Following half a decade’s worth of writer’s block, North London's Rhett Nicholl's creativity spills out all at once as he collaborates with The Nasty Poet and Bapou Costi on his debut official single, the chilling “Haunty”.
When Harold Bloom referred to slam poetry as the death of art, he probably didn’t foresee it unlocking the culture clash between the middle class hipster elite and violent street crime.
He probably didn’t think he’d encounter someone called The Nasty Poet rhyming “Bloody knees” with “battered dungarees”, either, or see a convicted armed robber in Bapou Costi become a St. Martins School of Art graduate, powerfully condemning the mentally aggressive politics of The Daily Mail.
Thick in a city of contrasts, these features bookend the brilliant first single from Rhett Nicholl in a harrowing ode to growing up in the capital. It’s essentially a lo-fi pop ballad with tender electronic cuts fit for Tourist or George Fitzgerald’s latest. Its accompanying visual is a gorgeous colouring-in of late night depression.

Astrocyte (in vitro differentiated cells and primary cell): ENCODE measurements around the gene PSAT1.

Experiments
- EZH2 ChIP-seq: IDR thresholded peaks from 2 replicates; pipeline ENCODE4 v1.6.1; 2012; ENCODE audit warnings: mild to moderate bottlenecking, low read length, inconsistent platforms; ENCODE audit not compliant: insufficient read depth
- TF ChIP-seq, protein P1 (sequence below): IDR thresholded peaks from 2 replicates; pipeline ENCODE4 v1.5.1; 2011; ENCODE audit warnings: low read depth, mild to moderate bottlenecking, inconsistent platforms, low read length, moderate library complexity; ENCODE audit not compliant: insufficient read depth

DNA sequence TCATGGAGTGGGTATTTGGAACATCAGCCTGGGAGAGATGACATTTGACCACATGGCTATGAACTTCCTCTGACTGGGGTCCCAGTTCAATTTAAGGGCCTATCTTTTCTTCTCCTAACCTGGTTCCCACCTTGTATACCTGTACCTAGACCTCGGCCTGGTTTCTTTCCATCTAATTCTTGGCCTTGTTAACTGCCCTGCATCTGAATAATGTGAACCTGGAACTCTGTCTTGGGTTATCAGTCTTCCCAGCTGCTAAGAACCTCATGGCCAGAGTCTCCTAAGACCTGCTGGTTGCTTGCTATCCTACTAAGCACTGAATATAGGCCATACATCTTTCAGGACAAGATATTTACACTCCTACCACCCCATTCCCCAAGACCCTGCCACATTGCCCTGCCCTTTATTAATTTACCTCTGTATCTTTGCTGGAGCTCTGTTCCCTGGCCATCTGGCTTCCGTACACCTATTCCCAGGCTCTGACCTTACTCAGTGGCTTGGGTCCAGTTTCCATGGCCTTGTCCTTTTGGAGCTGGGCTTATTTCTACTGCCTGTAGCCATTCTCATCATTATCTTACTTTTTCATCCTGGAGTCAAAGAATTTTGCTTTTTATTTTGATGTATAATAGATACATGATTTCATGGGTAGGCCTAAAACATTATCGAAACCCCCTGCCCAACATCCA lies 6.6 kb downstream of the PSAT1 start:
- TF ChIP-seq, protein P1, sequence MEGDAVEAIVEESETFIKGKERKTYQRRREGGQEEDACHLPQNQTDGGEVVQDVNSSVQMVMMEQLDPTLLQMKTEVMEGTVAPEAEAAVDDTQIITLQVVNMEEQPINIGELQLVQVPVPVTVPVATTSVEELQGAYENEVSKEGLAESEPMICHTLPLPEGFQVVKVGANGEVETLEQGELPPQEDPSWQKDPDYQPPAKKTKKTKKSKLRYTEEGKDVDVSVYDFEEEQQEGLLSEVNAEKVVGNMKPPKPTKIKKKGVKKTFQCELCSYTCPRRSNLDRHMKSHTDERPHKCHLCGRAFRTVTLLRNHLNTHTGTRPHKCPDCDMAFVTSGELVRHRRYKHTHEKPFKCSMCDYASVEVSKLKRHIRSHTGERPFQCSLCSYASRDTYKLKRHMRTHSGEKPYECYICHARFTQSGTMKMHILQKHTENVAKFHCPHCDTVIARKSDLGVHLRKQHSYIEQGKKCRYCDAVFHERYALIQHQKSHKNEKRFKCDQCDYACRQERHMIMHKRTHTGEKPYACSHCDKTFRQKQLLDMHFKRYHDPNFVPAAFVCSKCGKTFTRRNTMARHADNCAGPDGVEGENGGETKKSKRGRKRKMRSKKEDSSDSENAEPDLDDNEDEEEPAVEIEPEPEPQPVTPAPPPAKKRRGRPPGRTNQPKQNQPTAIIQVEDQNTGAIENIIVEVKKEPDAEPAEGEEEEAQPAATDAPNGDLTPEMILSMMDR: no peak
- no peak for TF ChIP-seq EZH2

There’s a gentle tease of deep jungle bass, an off-kilter production that fires with the same disregard to sequencers of Hyperdub highflyers, but at the same time Nicholl’s smooth R&B tinges wouldn’t be out of place in the slicker sections of a Craig David TS5 set.
“'Haunty' began as a reaction to the passing of a close friend and seminal figure in our culture,” says Nicholl. “I’m trying to work through those feelings, it became a means to explore the issues and struggles of the people who really grew up in this city.”
“These lyrics come from a longer stream of consciousness, like most of what I write. There’s no start or finish, no resolution or gimmicks. This section addresses a life that all my people have lived, and much continue to. I wrote this for London, the real ones that get the metaphors, the sub text and word play. If you know you know...”